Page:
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Former Bruins F Dmitri Khristich Taking Up Arms Against Russia




Former Boston Bruins forward Dmitri Khristich has joined a number of Ukrainian athletes to take up arms and join the resistance to the Russian invasion of Ukraine.

Khristich spoke to TSN announcer and analyst Gord Miller recently and asked him to get a message out to the world.

“He called today from Ukraine asking us to pass on a message,” Miller tweeted this past Saturday: “We are fighting hard, doing our best. We need you to tell the Russian people what is really going on. All they hear is propaganda and lies.”

Khristich joined Vitali and Wladimir Klitschko, the two former heavyweight champions who are now fighting for Ukraine. Vitali has been the mayor of Kyiv since 2014, while Wladimir, who is enlisted in his country’s army, has been alongside his brother these days. Vitali is reportedly one of 23 people, including Ukraine’s President Volodymyr Zelenskyy, on a blacklist created by Russian President Vladimir Putin. Putin reportedly has sent a hit squad of 400 mercenaries into Ukraine and around the world to execute the assassinations of those on the blacklist.

Current boxing champions Vasiliy Lomachenko, a two-time Olympic gold medalist, and heavyweight Oleksandr Usyk have also taken up arms with their countrymen in Ukraine. Usyk was supposed to fight Anthony Joshua later this year for a hefty purse.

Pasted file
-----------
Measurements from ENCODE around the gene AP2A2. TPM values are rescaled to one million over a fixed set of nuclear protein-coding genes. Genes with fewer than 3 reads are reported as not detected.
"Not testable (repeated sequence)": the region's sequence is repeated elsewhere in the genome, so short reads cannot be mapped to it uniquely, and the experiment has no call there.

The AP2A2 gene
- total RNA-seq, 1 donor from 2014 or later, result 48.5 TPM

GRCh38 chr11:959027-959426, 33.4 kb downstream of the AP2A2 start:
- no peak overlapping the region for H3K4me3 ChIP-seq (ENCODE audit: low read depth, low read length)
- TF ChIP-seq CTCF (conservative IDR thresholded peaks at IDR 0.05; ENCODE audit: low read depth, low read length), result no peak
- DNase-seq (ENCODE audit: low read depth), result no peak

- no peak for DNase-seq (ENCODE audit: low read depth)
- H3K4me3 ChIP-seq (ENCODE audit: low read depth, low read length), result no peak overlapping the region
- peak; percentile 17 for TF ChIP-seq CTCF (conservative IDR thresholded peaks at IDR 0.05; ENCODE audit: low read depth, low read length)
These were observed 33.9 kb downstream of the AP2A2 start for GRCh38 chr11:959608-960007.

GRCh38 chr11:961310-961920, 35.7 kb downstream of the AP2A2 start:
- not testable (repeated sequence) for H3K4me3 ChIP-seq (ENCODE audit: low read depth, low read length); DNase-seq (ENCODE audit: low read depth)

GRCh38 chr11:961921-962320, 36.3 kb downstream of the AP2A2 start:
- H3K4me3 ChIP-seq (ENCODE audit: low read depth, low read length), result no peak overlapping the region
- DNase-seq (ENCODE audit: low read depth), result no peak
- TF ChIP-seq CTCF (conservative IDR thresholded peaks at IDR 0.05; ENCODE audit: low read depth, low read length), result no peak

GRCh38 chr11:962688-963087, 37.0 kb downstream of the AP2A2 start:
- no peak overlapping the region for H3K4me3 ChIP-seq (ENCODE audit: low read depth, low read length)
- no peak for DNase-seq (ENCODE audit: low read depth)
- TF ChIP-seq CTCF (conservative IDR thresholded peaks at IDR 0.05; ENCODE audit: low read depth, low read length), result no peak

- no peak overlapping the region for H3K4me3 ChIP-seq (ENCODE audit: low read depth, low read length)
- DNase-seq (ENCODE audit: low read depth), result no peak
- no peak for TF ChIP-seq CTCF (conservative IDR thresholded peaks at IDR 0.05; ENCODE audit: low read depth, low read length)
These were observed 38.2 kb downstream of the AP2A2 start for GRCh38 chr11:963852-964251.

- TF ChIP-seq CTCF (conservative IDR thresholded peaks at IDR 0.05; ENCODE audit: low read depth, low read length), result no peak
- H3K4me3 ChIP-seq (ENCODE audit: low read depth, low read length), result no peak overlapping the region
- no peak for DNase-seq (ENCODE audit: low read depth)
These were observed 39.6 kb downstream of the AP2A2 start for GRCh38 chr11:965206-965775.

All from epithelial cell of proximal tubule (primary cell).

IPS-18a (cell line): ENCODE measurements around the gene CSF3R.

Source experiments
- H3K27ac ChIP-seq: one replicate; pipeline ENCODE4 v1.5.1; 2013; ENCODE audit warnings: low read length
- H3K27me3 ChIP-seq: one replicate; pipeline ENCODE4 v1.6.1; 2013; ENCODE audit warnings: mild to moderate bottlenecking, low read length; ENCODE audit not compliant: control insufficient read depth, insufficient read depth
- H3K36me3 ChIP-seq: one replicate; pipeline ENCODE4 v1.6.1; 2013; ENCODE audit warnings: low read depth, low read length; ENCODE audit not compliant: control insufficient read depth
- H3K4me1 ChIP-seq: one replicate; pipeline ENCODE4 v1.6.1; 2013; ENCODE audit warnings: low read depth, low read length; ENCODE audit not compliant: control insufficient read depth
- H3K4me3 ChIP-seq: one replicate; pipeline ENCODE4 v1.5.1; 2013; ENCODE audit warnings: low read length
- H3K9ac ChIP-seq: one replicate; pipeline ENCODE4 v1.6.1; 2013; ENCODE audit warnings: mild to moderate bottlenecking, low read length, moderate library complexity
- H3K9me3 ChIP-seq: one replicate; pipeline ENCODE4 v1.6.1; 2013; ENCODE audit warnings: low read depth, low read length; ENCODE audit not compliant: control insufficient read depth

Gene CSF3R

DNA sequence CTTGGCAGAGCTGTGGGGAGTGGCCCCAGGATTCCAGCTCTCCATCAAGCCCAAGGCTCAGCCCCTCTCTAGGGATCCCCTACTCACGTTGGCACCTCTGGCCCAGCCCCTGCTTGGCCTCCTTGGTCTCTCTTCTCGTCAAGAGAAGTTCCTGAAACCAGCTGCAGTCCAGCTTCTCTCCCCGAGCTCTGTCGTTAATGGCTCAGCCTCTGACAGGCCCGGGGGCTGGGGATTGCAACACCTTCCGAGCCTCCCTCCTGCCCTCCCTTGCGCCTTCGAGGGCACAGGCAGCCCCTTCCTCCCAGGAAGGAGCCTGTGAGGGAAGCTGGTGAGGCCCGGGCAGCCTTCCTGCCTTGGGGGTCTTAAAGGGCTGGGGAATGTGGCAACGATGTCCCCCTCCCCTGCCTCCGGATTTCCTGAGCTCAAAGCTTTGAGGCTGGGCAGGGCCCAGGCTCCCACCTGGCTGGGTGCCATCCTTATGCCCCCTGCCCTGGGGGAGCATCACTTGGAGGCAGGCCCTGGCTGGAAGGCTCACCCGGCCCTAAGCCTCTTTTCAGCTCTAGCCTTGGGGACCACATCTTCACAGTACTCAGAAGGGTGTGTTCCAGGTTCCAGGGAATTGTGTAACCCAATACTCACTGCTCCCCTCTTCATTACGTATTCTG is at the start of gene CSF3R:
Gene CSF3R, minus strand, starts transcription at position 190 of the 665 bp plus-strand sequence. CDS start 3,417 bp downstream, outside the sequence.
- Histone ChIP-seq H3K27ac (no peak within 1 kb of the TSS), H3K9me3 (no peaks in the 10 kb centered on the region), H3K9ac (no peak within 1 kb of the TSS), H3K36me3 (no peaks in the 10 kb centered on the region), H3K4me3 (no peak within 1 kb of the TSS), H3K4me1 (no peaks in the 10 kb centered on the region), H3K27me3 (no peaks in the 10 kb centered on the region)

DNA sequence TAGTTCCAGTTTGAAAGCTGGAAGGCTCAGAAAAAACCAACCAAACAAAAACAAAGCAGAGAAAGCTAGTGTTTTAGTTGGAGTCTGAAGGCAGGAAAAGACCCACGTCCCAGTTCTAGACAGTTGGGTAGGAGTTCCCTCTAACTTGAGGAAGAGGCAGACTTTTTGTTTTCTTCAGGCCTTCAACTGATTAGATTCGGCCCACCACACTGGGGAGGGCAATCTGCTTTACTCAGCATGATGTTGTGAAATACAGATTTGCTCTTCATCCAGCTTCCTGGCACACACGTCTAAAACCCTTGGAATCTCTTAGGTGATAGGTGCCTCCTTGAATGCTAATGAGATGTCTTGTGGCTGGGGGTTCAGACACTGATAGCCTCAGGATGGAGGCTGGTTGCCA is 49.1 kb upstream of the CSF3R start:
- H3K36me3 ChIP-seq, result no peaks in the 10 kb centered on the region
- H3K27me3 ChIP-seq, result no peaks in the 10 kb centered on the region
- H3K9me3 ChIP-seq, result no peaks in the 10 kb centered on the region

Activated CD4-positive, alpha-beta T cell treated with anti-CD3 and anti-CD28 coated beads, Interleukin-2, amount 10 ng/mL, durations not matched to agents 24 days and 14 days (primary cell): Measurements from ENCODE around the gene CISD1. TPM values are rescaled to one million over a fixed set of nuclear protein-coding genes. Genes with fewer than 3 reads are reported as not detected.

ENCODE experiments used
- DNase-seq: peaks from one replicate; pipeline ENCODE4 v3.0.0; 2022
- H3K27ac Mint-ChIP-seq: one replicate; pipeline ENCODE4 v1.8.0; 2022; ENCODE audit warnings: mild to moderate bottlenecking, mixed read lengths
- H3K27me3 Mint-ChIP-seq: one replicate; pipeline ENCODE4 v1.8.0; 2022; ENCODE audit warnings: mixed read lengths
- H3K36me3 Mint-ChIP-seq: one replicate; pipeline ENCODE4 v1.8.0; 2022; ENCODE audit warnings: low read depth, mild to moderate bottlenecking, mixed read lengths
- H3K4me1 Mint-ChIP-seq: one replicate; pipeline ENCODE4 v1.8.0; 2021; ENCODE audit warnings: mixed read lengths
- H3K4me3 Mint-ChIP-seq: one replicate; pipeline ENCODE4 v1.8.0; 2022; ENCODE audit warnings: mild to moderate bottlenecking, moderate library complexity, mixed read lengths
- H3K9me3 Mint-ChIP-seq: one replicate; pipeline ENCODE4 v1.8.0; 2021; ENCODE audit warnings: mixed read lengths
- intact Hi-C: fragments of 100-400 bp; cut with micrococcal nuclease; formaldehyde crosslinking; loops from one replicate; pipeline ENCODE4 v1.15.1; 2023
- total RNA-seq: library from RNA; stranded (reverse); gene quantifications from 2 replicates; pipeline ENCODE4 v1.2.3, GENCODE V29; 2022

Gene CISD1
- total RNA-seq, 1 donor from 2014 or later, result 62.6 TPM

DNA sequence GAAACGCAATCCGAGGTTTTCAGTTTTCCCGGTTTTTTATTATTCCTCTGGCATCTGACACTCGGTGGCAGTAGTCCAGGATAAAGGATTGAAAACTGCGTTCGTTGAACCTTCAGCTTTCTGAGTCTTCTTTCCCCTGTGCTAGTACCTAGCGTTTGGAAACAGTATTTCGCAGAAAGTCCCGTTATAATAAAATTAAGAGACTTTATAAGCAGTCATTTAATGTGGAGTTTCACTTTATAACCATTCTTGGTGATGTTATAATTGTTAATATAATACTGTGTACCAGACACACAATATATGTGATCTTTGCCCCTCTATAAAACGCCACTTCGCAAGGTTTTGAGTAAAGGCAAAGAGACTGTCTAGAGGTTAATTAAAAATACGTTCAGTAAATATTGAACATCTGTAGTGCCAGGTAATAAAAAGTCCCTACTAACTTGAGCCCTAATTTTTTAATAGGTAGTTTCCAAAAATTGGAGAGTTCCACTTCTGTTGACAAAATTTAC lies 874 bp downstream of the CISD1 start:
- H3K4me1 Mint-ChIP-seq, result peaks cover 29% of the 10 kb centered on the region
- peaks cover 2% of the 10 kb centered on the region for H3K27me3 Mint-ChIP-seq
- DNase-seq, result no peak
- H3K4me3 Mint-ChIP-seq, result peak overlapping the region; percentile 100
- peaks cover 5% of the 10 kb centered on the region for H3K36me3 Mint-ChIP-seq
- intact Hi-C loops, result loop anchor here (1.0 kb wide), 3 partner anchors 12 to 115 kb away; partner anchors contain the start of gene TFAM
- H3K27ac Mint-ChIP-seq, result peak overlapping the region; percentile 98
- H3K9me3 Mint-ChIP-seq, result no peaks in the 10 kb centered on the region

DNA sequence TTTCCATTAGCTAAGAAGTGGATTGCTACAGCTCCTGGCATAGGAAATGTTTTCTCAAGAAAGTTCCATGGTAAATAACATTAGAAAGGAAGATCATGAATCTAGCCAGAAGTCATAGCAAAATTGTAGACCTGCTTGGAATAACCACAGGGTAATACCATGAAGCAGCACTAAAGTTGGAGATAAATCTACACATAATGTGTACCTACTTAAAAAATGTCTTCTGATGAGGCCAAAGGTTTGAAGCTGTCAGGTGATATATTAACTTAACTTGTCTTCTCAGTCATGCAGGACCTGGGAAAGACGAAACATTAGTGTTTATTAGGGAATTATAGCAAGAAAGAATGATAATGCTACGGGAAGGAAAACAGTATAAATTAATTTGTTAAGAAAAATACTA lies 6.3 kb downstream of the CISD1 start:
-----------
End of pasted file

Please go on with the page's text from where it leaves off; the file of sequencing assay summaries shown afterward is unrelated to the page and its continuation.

Khristich played for the Boston Bruins in 1997-98 and 1998-99. He scored 29 goals in each of those seasons. In 811 career NHL games, he had 259 goals and 337 assists. A native of the Ukrainian capital of Kyiv, Khristich played 13 seasons in the NHL. He had two stints with the Washington Capitals and was the last player to wear No. 8 before Alex Ovechkin. He also played for the Toronto Maple Leafs and Los Angeles Kings before returning to play in KHL in Russia for two seasons.

The international hockey world continued to unite behind Ukraine and against the Russian invasion of that proud hockey country as the NHL and IIHF came down hard on Russia and the Russian Hockey Federation on Monday.

At 3 PM ET Monday, the IIHF released this statement regarding Russia’s status for all upcoming IIHF-sanctioned tournaments and games:



Then, just 25 minutes later the NHL made its first public statement on the Russian invasion into Ukraine and ceased all business with all of their Russian business partners.



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